Teacher – Writer – Storyteller –

Kapwa Cultivator

[she :: we]

Kapwa: indigenous Filipino value of “deep interconnection, shared identity, seeing self in others.”   [The “a”s are pronounced like in “awe.” My goal is to help make this word part of the everyday American landscape & lexicon, so I don’t have to define it anymore!]



+I teach college courses in Composition, Critical Thinking, Literature, and Creative Writing because I want to help people understand and love themselves & each other better.

+I write and publish Poetry, Prose, and Creative Nonfiction because a story tells me the form it wants to show up, and it isn’t always “traditional.”

+I tell stories and engage with others on being Filipina American, AAPI and BIPOC, living with chronic illness, & decolonizing inherited identity and faith because these are essential parts of who I am.

+I design, lead, and collaborate to offer single and ongoing workshops, circles, & sala spaces that respond to our culture’s ongoing, profound needs because a healthier planet for all requires that we be grounded, connected, informed, nourished, healed, inspired and activated.

+I partner with others on humanitarian and social justice projects around our city and planet because my Mama and Papa taught me well to “love my neighbor as myself.”

+I pastor the marginalized among us because I grew up captivated and encouraged by brown, refugee Jesus. Now, I’m trying to co-labor with other wilderness seekers (of all faith journeys) to return to the deeper wells of sustaining and liberating Love.



Ella deCastro Baron is a second generation Filipina American with roots in Pampanga and Cavite, Philippines. She was born on Ohlone territory (Oakland, CA) and raised on the lands of the Coastal Miwok, Patwin, and Muwekma (Vallejo, CA). 

She has a BA in English Literature from UC Berkeley, a Master of Fine Arts degree in Creative Writing from SDSU and is an ordained pastor for Wellspring Collective San Diego. Ella is a VONA alum. She lives and loves with her family on Kumeyaay territory (San Diego, CA) where she teaches English and Creative Writing at the San Diego City College District, Corporeal Writing, and U Mass (online). She also bridges and builds community by designing and co-facilitating in-person and virtual salas (thematic workshops, creative and embodied writing circles, fundraisers for justice causes). Locally, Ella is a Co-Director of wellness events (e.g. community acupuncture, guided corporeal journaling, writing in community) with the Luib Health Center

Some of Ella’s published writing is included in award-winning Nonwhite and Woman anthology (Woodhall Press), (Her)oics: Women’s Lived Experiences During the Coronavirus Pandemic (Pact Press), The Rumpus, Fiction International, ANMLY Magazine, Sunshine Noir, Lavanderia, Mamas and Papas, & City Works Literary Journal. She is co-editor of the anthology, Hunger and Thirst and From Glory to Glory. Itchy, Brown Girl Seeks Employment, a collected text of creative nonfiction, was a finalist for the San Diego Book Awards and is her first book. Her next book of creative nonfiction, Subo and Baon: a Memoir in Bites, will be published by City Works Press in 2024. Ella is finishing her “crapters” (erm early drafts) of a YA novel.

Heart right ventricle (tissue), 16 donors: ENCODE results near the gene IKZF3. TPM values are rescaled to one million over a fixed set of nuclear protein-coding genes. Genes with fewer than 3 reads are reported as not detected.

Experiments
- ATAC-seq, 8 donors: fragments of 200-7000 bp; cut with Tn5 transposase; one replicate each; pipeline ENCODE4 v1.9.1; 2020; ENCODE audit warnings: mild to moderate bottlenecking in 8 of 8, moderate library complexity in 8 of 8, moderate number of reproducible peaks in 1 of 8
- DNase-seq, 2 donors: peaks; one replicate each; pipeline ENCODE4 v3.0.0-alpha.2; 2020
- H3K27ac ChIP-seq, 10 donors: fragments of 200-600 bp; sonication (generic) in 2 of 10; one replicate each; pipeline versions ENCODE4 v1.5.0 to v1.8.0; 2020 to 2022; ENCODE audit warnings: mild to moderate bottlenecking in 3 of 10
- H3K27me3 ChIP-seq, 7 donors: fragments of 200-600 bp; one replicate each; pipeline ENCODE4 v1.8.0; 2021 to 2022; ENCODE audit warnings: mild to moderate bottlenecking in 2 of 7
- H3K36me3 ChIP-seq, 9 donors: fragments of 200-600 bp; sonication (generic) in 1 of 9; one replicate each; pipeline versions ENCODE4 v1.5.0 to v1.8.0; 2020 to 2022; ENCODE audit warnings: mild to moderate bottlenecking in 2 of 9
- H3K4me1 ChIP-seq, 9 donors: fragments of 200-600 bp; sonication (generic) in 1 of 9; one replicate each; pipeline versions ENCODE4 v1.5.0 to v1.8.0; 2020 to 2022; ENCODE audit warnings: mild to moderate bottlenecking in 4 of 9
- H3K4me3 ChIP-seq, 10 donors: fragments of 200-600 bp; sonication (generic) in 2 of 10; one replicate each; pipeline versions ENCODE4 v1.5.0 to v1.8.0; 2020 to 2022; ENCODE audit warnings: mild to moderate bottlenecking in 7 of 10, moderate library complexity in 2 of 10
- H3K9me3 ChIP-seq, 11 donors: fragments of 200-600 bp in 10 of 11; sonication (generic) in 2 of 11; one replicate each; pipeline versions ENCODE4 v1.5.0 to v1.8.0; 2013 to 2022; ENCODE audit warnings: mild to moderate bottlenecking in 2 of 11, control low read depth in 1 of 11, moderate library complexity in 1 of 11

[OH hey, I’m gonna stop disembodied 3rd person voice now hah]

I’m also a hula dancer and an ordained pastor outside of Church walls & podiums. “Thanks” to the times, I’m an “exvangelical” who’s hiking barefoot into the faith wilderness. I’m looking inward at ways I have been complicit with  “either/or,” “in or out” harm against myself, others, and the world. I’m looking outward, too, to expand past these dualistic lenses and structures. It means becoming more relational with the land, my body, other creations, and systems. As a woman and storyteller of color, it also means decolonizing from the Westernized literary “canon” and Christian nationalism (related, ahem).  

I’m re-indigenizing back to core values of Filipino culture [including how we receive & share our stories] and brown, refugee Jesus. I’m holding out hands and heart for wisdom and energies from co-laborers, elders, our children, and ancestors of “blood, love, and spirit.” This “yes, and” cultural re-making means cultivating kapwa [deep interconnection, shared identity, seeing self in other] with my whole body, mind, spirit, and beyond. I talk-story, weep with & for, dance among, organize, listen, slapstick, LAUGH, dream with, and most earnestly, prayerfully, recover, heal , and co-create together. As you can prob’ly tell by now, my favorite pronoun, more than ever, is WE.

To purchase books with my work, support your local bookstore or CityWorks Press.